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The Jefferson Journal is JPR's members' magazine featuring articles, columns, and reviews about living in Southern Oregon and Northern California, as well as articles from NPR. The magazine also includes program listings for JPR's network of stations.

"Radio" Stories Hip Again

John W. Poole/NPR

Harkening back to the golden age of radio when radio was the dominant home entertainment medium and families gathered around elegant living room radio consoles to experience the latest episodes of Dick Tracy, The Lone Ranger or The Shadow, dramatic audio storytelling is making a comeback.  While the nostalgic days of radio are long gone, podcasts are breathing new life into the tradition of telling stories without pictures. 

Consider this:

·         Last year, Apple reported that subscriptions of podcasts through iTunes reached 1 billion.

·         According to CNN, the podcast phenomenon Serial, from the producers of This American Life, was downloaded over 40 million times as of December 23, 2014.

·         Roman Mars’ 99%  Invisible and Radiotopia podcast projects have raised over $1.2 million in the last years in Kickstarter crowdfunding campaigns.

·         NPR’s newest podcast Invisibilia, another spinoff from producers of This American Life, was downloaded 9.1 million times in the first 21 days following its release and 20 million times in total.

According to recent iTunes download statistics, public radio is the king of podcasts with over half of the top 10 podcasts -- like Radiolab, Planet Money, This American Life and TED Radio Hour.  This isn’t surprising considering public radio’s long tradition of creating sound-rich and compelling audio content, even when it’s not profitable.  What is surprising is that in an age when so many video options compete for audience attention, the relatively simple, low-tech art of a human voice telling an interesting story is breaking through the noise.  And, equally surprising is that, according to a recent Edison Research study, the podcast audience skews younger than the general population with half of all podcast listeners under the age of 34.  So, the generation that grew up watching movies laced with the coolest high-tech CGI visual effects is also drawn to spoken word programs pioneered by public radio.  Who knew?  It’s enough to make all of us who passionately work to keep public radio relevant jump for joy.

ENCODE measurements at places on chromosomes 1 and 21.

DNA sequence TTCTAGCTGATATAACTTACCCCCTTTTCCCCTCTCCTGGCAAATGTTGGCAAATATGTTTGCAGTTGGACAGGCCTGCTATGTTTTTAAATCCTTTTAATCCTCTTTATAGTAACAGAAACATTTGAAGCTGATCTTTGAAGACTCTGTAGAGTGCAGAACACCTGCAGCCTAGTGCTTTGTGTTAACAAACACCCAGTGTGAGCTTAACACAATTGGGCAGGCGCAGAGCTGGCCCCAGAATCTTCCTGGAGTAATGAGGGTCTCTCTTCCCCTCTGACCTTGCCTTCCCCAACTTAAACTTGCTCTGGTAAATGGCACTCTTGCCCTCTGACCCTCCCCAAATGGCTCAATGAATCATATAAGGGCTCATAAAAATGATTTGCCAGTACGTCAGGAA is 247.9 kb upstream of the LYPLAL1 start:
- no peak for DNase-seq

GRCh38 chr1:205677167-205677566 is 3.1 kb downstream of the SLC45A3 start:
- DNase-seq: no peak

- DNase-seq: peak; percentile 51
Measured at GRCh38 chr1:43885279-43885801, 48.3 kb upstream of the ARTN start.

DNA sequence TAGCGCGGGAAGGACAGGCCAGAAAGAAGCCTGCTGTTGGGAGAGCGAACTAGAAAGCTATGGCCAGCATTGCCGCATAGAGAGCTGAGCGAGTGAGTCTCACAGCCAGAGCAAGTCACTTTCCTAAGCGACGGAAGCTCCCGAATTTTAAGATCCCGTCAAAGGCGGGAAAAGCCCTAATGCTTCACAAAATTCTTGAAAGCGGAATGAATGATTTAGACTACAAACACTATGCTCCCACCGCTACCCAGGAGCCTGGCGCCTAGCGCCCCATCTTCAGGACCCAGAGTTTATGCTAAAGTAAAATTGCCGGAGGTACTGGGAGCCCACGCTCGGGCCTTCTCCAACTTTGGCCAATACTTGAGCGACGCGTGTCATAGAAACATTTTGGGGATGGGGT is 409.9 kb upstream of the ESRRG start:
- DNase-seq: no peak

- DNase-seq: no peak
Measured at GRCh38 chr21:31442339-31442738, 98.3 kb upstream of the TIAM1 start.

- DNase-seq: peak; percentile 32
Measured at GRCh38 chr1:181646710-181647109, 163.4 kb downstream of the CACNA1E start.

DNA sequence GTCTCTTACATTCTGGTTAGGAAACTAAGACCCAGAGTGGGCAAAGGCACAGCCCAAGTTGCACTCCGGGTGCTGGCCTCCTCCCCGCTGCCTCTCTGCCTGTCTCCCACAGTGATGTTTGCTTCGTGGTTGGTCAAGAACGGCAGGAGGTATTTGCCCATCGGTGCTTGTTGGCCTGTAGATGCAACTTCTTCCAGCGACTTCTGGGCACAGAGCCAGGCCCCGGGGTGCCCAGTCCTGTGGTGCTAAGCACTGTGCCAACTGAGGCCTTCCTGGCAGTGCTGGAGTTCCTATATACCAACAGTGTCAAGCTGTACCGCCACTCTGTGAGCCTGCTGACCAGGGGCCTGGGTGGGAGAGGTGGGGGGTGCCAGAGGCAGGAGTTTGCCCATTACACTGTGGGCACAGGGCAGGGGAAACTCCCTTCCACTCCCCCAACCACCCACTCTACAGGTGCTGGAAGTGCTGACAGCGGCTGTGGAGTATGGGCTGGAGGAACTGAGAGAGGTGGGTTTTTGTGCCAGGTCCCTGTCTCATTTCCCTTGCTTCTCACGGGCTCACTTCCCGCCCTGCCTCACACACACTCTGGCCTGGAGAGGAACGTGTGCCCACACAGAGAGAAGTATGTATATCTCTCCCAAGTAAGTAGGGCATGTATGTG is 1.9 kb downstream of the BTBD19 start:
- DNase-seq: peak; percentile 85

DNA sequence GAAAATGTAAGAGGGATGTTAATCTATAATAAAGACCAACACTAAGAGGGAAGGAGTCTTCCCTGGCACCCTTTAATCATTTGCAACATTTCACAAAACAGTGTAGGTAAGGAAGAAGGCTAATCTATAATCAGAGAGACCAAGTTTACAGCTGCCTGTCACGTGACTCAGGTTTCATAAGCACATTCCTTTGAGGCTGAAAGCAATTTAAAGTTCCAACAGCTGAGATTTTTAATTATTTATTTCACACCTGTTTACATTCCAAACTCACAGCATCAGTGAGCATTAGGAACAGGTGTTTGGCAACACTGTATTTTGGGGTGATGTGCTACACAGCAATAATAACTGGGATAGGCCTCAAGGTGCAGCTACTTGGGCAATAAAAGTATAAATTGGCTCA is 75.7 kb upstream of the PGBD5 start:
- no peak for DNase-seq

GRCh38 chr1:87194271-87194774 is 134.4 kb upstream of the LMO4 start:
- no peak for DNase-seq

Still, many questions remain unanswered in this brave new digital world, like the persistent digital dilemma:  How does all this new content get paid for?  While there are notable success stories attracting dedicated funding for popular public radio podcasts, most continue to be developed with funding from local stations and their listeners.  And, it remains to be seen if younger podcast consumers will gravitate to other public radio content and ultimately see their local public radio station as an essential community partner worth their financial support.

Yet, even with key issues in the wind, there is no doubt that the renaissance of audio storytelling is a positive sign – a sign that the desire to share our human experience via a well told story is timeless.  And, it is this tradition that will preserve the best of what public radio has to offer, no matter what new technology emerges to transport those stories to us.  The challenge for all of us in public radio is to find compelling new stories and develop creative ways to tell them with authentic voices that cross generations, bind us together as a culture and help us understand the unique perspectives of people with diverse experiences different from our own.

Paul Westhelle is JPR’s Executive Director.

Paul Westhelle oversees management of JPR's service to the community.  He came to JPR in 1990 as Associate Director of Broadcasting for Marketing and Development after holding jobs in non-profit management and fundraising for a national health agency. He's a graduate of San Jose State University's School of Journalism and Mass Communications.